In 1857, two years after Swainson’s death, his widow Ann offered to sell her late husband’s scientific library. Sir William Denison, then Governor of New South Wales and AM trustee, informed the Board of the offer. W.S Macleay, Board chairman, was in favour of the purchase, subject to an inspection of the condition of the 227 volumes. They arrived in Sydney in early 1858 and were subsequently viewed by the Museum trustees who proposed that the Government be asked to provide 97 pounds for the purchase and to also fund the fitting of bookcases in the Boardroom. The cheque for the library was sent to New Zealand some nine months later, but the books were not formally catalogued until 1883. As a result, many were not catalogued in the order in which they had been acquired. It was not until Matthew Stephens undertook a thorough search for his 2013 thesis on the library’s history that the complete content of the collection was identified.

Significance of the collection

The importance to the Museum of acquiring a library of scientific works in the mid nineteenth century can hardly be overstated. While physical specimens were vital to further scientific knowledge, books could stand in for those which were unavailable. Detailed descriptions and accurate drawings could provide much assistance in the classification of species. For naturalists of limited means, who could not afford to subscribe to costly illustrated publications, access to public collections was essential.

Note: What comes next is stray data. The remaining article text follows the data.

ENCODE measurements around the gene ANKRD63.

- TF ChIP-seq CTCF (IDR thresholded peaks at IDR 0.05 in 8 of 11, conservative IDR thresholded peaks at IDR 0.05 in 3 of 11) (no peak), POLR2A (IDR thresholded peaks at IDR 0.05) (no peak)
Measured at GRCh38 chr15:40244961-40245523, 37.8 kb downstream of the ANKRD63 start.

Today the collection is of interest for the rarity of the books themselves, many of which are well over two hundred years old. Furthermore, many are beautifully illustrated and are a delight to view. It is believed that no other public institution in the world has such a large single collection of significant works of natural history.

The books provide an insight into the evolution of classification and scientific knowledge at a time when rapid progress was being made. Swainson’s annotations and comments made by hand in many of the books give an insight into changing interpretations of species. The books which Swainson acquired were often second-hand, and there is evidence of prior ownership by other naturalists such as the entomologist Dru Drury. They also demonstrate the personal preferences and interests of a naturalist who was a learned but somewhat controversial figure.